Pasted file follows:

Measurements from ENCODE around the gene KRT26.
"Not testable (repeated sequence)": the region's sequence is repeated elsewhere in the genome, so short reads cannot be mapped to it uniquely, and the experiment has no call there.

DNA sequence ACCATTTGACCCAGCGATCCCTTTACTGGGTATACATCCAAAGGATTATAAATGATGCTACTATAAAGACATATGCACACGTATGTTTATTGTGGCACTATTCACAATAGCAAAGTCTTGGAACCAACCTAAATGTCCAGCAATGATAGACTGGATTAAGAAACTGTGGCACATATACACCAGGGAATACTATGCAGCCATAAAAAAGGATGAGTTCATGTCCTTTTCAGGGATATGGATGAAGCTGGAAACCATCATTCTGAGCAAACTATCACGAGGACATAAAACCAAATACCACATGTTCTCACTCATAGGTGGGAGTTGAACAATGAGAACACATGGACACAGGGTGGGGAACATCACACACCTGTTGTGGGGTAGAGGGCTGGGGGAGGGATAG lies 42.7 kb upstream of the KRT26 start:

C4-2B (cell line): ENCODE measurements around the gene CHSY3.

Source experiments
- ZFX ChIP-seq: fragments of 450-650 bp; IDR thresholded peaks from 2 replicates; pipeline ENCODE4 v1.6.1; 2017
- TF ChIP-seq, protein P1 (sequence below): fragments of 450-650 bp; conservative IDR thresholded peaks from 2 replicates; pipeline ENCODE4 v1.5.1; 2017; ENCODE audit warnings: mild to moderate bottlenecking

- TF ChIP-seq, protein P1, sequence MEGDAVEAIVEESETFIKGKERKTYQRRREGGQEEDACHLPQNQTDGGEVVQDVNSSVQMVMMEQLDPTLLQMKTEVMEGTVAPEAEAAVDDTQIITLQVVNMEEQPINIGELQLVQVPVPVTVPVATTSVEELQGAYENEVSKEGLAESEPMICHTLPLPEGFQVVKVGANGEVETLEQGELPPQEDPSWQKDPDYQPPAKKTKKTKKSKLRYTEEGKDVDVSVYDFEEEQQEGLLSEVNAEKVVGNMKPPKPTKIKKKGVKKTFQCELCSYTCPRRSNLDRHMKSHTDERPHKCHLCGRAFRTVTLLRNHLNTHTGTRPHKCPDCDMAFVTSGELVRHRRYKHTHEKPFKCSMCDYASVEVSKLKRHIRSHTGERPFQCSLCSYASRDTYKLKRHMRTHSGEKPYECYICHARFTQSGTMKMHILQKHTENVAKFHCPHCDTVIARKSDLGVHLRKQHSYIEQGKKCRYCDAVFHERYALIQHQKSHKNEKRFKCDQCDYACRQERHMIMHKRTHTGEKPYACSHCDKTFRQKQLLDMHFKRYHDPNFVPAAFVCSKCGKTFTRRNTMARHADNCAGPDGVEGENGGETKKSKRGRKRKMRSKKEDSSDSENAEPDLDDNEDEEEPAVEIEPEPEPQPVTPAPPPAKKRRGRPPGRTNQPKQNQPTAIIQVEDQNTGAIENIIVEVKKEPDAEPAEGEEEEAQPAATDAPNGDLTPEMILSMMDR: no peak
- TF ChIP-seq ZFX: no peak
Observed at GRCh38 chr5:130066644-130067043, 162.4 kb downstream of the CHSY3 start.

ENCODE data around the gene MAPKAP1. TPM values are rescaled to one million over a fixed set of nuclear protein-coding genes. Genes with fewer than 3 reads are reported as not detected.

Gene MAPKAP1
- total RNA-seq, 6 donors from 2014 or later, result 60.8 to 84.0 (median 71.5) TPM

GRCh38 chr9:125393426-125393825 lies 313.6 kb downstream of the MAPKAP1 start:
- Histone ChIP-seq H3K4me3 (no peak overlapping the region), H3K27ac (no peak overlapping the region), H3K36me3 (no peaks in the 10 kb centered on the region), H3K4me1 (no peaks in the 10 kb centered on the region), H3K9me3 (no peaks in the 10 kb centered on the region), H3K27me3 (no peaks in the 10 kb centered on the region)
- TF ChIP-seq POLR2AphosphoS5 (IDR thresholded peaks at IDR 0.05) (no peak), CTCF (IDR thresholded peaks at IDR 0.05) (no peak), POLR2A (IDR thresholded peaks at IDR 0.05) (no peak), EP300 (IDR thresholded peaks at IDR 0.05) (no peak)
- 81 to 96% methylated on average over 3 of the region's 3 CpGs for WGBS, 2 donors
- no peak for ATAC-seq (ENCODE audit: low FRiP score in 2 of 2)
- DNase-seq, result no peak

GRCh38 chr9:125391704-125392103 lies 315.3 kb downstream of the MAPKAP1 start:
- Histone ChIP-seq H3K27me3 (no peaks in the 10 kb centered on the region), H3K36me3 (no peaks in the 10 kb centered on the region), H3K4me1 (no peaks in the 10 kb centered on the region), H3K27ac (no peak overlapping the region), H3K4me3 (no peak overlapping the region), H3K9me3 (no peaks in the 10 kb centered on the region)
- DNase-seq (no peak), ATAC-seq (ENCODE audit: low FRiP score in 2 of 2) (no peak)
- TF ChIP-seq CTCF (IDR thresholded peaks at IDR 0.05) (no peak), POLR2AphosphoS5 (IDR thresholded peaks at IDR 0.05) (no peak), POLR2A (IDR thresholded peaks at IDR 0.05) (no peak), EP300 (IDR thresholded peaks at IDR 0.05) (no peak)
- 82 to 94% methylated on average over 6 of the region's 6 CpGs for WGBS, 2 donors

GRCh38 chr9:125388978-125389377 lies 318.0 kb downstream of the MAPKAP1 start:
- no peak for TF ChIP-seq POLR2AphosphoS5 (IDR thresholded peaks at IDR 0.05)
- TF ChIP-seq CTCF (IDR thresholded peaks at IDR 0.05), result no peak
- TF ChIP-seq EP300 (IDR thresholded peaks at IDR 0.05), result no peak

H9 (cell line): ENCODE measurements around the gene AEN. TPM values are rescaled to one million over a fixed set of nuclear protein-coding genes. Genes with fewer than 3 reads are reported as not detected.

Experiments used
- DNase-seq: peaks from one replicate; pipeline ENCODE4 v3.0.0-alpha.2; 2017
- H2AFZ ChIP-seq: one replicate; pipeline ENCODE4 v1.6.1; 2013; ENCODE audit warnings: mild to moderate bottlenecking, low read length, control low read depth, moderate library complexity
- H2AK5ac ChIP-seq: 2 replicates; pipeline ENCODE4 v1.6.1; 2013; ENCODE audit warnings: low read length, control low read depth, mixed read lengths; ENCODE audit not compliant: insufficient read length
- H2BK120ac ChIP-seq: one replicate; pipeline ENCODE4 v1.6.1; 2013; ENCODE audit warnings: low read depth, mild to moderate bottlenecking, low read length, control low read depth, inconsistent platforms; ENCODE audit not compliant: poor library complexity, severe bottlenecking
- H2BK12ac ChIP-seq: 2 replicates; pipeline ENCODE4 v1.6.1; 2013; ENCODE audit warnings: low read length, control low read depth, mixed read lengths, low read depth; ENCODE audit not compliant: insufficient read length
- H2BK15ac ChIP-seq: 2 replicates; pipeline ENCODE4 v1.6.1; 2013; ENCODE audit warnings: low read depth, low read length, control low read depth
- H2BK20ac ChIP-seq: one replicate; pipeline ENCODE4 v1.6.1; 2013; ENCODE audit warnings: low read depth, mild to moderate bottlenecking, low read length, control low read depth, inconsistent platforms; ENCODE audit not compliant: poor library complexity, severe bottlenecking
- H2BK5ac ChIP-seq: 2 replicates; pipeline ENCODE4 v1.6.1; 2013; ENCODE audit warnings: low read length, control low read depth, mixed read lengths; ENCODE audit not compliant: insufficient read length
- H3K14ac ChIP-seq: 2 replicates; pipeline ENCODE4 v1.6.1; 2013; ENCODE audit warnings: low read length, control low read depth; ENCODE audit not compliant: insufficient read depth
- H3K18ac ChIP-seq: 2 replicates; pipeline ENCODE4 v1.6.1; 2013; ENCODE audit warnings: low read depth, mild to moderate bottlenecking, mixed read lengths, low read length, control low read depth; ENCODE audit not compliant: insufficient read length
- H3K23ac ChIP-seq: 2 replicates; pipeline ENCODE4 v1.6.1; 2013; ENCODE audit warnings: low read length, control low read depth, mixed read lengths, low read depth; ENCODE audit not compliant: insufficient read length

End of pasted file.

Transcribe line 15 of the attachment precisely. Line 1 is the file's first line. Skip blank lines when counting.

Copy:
- Histone ChIP-seq H3K4me3 (no peak overlapping the region), H3K27ac (no peak overlapping the region), H3K36me3 (no peaks in the 10 kb centered on the region), H3K4me1 (no peaks in the 10 kb centered on the region), H3K9me3 (no peaks in the 10 kb centered on the region), H3K27me3 (no peaks in the 10 kb centered on the region)